The fifteen year old boy that I was . . . a cul-de-sac, catacomb adolescent of a second floor-back bedroom . . . for whom “portable audio” meant a cassette player larger than my hand, and pocket money was always an instalment plan for buying new albums . . . who found in headphones considerable relief as much as enormous pleasure . . . yeah, that teenage mop of myself for whom the mirror was already a veteran opponent . . . that was me, and I adored the B-52s; but especially its fierce crimson diva who was as decadent as a rose in a surrealist’s wine-glass, with me listening in the grim grey of my school uniform jumper décor. Kate Pierson.
The band’s signature sound sequestered me in an out of body experience — one of irresistible post-disco glambop that put the boots in my boogie. No small accomplishment for my perpetually uncoordinated hips and a complete lack of musical depth perception.
And so I thought, manually swapping from Side B back to Side A again — if I ever met Kate Pierson, she would understand me without explanations. Because singing like that suggested a braggadocios voice not attuned to apologies and excuses.
The theory of historical materialism has brought to light some important truths. Humanity is not an animal species, it is a historical reality. Human society is an antiphysis – in a sense it is against nature; it does not passively submit to the presence of nature but rather takes over the control of nature on its own behalf. This arrogation is not an inward, subjective operation; it is accomplished objectively in practical action.
–Simone de Beauvoir
I feel a touch sorry for Simone de Beauvoir . . . or at least for the legacy of Beauvoir. The commentariat carousel of plastic-stallion postmodernism has quoted her with gusto, haste, but most of all circular reasoning. She remains often cited, but rarely read.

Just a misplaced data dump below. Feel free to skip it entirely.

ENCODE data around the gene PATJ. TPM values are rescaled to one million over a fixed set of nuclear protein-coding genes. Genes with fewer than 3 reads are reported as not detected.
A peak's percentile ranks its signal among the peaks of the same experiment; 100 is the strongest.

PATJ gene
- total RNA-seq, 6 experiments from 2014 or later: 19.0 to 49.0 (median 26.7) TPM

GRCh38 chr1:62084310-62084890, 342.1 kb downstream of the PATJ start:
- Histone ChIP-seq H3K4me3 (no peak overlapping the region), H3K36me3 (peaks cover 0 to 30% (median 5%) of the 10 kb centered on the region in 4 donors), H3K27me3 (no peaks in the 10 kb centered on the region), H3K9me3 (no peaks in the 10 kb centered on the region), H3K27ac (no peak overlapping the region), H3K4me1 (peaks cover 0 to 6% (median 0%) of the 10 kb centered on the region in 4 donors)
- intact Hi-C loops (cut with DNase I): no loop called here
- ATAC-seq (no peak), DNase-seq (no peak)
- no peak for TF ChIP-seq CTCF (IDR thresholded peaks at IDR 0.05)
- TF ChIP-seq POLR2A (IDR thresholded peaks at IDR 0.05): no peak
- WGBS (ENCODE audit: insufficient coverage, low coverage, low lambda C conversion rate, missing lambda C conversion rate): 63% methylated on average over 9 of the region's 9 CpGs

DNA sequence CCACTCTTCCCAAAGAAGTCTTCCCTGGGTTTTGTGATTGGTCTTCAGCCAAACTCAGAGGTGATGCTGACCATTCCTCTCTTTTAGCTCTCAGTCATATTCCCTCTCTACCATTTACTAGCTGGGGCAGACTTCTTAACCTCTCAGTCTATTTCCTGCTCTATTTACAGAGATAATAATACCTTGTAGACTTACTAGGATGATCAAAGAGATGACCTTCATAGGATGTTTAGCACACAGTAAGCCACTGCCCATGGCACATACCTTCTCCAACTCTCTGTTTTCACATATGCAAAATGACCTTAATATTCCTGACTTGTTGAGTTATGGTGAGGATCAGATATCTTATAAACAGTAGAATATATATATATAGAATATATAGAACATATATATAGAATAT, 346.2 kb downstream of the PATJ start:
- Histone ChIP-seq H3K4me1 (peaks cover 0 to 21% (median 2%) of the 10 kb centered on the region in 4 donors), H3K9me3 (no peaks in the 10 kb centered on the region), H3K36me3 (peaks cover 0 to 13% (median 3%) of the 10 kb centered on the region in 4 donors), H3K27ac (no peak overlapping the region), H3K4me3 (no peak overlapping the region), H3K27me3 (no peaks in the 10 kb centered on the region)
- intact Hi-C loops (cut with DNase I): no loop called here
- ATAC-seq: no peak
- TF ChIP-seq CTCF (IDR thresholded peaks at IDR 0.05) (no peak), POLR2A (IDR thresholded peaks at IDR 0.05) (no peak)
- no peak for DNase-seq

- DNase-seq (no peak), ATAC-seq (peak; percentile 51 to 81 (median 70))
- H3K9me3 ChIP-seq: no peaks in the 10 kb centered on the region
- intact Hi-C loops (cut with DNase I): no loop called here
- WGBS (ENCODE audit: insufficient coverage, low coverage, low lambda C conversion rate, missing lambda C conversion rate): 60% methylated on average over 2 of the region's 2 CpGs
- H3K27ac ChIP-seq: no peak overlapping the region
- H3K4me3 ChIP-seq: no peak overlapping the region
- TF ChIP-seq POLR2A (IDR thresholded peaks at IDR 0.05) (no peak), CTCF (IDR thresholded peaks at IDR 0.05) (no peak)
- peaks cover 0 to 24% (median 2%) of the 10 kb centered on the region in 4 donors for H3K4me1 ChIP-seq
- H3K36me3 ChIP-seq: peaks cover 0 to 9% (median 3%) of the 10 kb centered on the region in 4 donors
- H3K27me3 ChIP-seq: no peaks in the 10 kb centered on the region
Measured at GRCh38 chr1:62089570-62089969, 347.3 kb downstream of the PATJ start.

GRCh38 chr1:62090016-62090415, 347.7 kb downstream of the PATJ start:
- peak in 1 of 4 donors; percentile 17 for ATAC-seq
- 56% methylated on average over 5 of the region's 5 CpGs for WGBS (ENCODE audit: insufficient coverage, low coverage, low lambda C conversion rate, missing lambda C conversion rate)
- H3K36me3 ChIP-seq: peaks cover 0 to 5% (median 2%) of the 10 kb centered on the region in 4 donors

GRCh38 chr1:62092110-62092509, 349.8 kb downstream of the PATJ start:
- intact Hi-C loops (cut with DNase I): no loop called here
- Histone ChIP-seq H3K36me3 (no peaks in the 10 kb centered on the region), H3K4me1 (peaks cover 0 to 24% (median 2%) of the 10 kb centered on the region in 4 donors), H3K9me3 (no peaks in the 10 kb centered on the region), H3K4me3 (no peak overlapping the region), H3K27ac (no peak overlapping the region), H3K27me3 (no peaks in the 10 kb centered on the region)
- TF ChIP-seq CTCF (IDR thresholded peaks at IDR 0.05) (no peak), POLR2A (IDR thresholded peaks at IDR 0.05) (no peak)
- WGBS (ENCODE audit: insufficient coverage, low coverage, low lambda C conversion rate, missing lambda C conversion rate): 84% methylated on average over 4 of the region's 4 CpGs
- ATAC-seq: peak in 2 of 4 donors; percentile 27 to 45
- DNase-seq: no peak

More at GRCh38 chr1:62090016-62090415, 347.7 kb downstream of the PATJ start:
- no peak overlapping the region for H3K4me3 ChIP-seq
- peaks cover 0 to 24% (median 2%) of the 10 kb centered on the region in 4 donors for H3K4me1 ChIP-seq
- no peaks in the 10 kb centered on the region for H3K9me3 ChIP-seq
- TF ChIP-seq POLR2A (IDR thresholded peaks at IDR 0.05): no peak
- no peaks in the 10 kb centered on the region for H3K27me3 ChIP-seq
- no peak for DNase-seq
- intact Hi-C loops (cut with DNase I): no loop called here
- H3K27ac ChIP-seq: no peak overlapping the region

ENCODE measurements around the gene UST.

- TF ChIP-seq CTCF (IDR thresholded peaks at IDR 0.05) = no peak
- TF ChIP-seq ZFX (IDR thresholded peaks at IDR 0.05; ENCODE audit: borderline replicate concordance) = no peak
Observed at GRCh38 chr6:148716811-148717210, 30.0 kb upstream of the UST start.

And by rarely read . . . I should perhaps say hardly read at all. Quick-draw gender idolators lift a single line from the entire corpus of Le Deuxième Sexe in service to their blown-bubble cause.
And actually by quote – I should just say ripped naively out of context with wilful intellectual disingenuousness by people who haven’t actually read her book.
So I don’t so much feel sorry for Beauvoir, but rather a feminist indignation at the wanton and willful application of her complex, paradigm shattering philosophy in service to male short-term memory and total textual-deficit in regards to what she actually wrote.
“One is not born, but rather becomes, a woman.”
“On ne nait pas femme; on le devient.”
Thank you, as always, for reading, supporting, and sharing aoifeschatology. I am extremely grateful for your continued readership — especially given my own lapse in publishing schedule during the somewhat hectic syllabus of teaching radical feminism through my university course. I will renew regular essay publication shortly and hope you will continue onward with me in analysis.
Also, in regards to publication, I am pleased to announce one of my first academic articles will be translated into Portuguese and reprinted in an anthology by a Brazilian press. I don’t have complete details confirmed; but I will release them when the contract is inked in full. “Arisu in Harajuku: Yagawa Sumiko’s Wonderland as Translation, Theory, and Performance” (U of Iowa Press 2009) was an early investigation of mine into gender non-conformity and Japanese creative subcultures. I am tremendously pleased to see it further shared in this way.
My next blog essay — “The Deleted Vagina: Beauvoir and Male Supremacy” will be posted around Hallowe’en. Again, thank you so much for your patience.